Thursday, March 1, 2012

Rocket Ships, Monsters and a Boisterous Hawk Man

Read/Watch 'em in Order #12

The invaluable book The Flash Gordon Serials, 1936-1940: A Heavily Illustrated Guide unabashedly declares the original 1936 entry to be the best-ever serial. And, by golly, the authors might very well be correct.

One of the things I like most about it is how closely it sticks—both in story and in visuals—to Alex Raymond’s brilliant full page Sunday comic strip. The serial begins with Earth threatened by the approach of the rogue planet Mongo. Flash Gordon and professional Damsel-in-Distress Dale Arden meet when they are forced to bail out of a plane damaged in a meteor storm. This brings them into contact with Doctor Zarkov, who takes them along in his newly invented rocket ship to Mongo.

From there, it’s just one darn thing after another. Mongo is ruled by Ming the Merciless, whose minions soon capture Flash and his companions. But Ming’s beautiful daughter Princess Aura quickly falls for Flash, giving the good guys a chance to escape.

Aura is a great character. She’s in love with Flash, but is (at least at first) just as ruthless as her dad. If winning Flash means disposing of Dale Arden or committing other acts of violence (including at one point a rather casual attempt to commit genocide against Mongo’s city of Shark Men), then by golly she’ll do it.

But at the same time, Aura shows some positive traits and, by the end of the serial, has morphed into one of the good guys. The Flash Gordon Serials correctly points out that this sort of character development was rare in the serials and it’s one of Flash Gordon’s strongest points.

Flash, by the way, is in love with Dale and remains loyal to her (except for a brief time after Aura feeds him an amnesia drug). It’s lucky for Flash that he looks beyond outer beauty to decide who to fall in love with—because though Dale Arden is certainly easy on the eyes, Princess Aura enters full-scale Hubba Hubba territory.

Another strong point is the setting. Mongo is a world inhabited by hideous monsters. The relatively safe cities are divided among Ming’s human citizens, the Lion Men, the Hawk Men and the Shark Men. There’s also Monkey Men hanging around somewhere—Flash has to battle three of them in Ming’s arena early in the serial.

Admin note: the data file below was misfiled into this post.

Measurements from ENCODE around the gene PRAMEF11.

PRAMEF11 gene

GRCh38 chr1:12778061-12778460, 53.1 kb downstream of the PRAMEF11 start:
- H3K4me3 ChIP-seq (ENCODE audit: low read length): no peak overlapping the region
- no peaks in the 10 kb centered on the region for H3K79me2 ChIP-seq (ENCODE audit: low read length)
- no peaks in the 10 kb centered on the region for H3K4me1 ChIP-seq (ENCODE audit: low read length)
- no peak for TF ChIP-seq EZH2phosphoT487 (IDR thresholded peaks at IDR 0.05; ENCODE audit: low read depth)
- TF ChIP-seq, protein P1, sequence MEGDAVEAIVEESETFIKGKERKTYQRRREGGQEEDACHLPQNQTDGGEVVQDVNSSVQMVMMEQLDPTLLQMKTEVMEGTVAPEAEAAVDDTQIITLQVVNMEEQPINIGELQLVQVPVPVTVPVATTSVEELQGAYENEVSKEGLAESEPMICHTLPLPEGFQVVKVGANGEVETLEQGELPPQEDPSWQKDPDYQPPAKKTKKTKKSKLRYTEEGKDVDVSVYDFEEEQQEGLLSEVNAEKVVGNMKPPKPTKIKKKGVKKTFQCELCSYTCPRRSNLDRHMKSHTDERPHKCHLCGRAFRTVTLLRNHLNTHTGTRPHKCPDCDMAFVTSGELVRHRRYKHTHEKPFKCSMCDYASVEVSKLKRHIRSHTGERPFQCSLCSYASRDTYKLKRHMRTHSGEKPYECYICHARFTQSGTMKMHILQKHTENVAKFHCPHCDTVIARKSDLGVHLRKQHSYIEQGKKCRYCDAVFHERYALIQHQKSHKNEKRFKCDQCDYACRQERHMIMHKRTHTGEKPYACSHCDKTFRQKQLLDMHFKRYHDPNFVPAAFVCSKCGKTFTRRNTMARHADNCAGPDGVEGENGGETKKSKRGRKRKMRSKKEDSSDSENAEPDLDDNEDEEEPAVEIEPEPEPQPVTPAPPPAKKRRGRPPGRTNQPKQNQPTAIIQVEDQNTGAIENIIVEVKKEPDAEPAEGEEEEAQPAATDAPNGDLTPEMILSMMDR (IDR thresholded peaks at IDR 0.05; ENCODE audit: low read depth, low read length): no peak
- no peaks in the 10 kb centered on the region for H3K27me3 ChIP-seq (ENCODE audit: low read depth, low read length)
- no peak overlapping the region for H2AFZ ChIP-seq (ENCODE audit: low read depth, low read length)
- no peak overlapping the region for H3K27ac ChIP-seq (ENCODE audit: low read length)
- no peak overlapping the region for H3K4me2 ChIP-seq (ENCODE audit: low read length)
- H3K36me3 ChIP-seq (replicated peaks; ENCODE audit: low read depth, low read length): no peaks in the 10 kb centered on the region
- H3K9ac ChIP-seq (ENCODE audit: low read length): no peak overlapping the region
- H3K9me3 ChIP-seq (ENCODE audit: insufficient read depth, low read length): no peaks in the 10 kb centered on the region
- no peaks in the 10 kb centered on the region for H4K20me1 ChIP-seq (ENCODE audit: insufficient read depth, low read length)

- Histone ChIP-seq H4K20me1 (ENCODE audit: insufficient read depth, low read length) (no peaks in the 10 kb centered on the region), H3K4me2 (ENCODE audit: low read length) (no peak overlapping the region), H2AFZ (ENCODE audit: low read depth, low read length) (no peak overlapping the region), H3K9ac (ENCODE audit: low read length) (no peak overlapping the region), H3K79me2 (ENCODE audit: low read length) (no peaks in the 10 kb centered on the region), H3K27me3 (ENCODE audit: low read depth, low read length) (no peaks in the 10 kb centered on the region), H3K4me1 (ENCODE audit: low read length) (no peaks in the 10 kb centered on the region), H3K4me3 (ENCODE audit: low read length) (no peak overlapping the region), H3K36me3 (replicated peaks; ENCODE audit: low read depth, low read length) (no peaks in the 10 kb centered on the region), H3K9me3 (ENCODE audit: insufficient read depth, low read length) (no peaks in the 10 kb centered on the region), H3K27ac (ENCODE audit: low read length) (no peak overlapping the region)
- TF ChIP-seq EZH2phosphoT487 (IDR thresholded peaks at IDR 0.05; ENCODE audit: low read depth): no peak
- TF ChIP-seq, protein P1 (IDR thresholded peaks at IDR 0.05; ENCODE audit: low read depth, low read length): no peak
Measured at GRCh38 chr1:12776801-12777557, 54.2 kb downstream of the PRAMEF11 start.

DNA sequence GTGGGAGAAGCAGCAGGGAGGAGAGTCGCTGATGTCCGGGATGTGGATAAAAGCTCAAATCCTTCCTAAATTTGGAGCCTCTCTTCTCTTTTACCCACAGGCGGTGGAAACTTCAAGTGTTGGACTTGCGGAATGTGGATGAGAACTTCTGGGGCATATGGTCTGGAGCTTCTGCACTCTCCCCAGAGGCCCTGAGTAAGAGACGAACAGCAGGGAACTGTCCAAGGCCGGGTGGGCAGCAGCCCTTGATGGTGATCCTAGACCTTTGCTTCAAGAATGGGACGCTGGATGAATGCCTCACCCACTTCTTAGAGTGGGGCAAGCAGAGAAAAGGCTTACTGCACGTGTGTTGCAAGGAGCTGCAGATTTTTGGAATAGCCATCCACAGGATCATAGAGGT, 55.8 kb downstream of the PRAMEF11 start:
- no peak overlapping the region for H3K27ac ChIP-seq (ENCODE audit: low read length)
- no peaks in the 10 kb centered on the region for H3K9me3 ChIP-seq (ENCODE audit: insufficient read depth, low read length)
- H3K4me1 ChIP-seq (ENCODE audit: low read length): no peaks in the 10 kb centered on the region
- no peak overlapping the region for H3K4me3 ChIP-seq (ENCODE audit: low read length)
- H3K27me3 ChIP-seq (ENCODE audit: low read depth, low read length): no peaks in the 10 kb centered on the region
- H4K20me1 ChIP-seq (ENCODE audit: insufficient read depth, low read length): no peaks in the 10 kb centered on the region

Ming is technically ruler of Mongo, but the Lion Men at least are in open rebellion against him and Prince Vultan of the Hawk Men isn’t that happy with Ming either. It’s a situation that’s used throughout the serial to carry along the plot and add to the suspense.

Vultan, by the way, is yet another great character. Played with boisterous fun by James Lipson, the portly Hawkman starts out as another villain. But, like Princess Aura, he also gets some real character development. Impressed by Flash’s courage, he also eventually becomes his ally. Heck, in pretty much any version of Flash Gordon every produced, Vultan always comes across as the guy you’d most want to have fun with.

In fact, Flash’s motley crew of followers is a pretty cool group. There’s Vultan, Prince Barin (the rightful ruler of Mongo) and Prince Thun of the Lion Men. Thun, by the way, is played by James Pierce, whose career (like Buster Crabbe, who plays Flash) included a stint as Tarzan. Pierce (Edgar Rice Burroughs’ son-in-law) played the ape man in both a silent films (1927’s Tarzan and the Golden Lion) and in a radio serial that began in 1934.

So we get a Tarzan/Tarzan team-up in this serial. To add to the serial’s geek cred, future Frankenstein Monster Glenn Strange does double-duty in a monster costume and as one of Ming’s soldiers.

Two other points are worth making. First, the stunt work in the numerous fight scenes is excellent. Second, the visuals and special effects are wonderful. Their relative primitiveness by today’s standards doesn’t detract at all, but instead gives them a charm and other-worldliness that fits in with the story perfectly. The sets and props were those previously used in Bride of Frankenstein and the Karloff/Lugosi horror film The Invisible Ray—their reuse here is still another factor in getting everything on Mongo to simply look cool. The minature work done specifically for the serial is also very good--most notably the image of the Hawk Men city suspended in the air by anti-gravity beams.

Anyway, after adventures and escapes too numerous to recount (just watch the darn thing—but DON’T FORGET THE MOST IMPORTANT RULE ABOUT WATCHING A SERIAL!!), Flash, Dale and Zarkov return to Earth. But it won’t be long before yet another interplanetary threat brings them back into action. In 1938, our three heroes will be taking a trip to mmars to save the Earth from yet another interplanetary threat.

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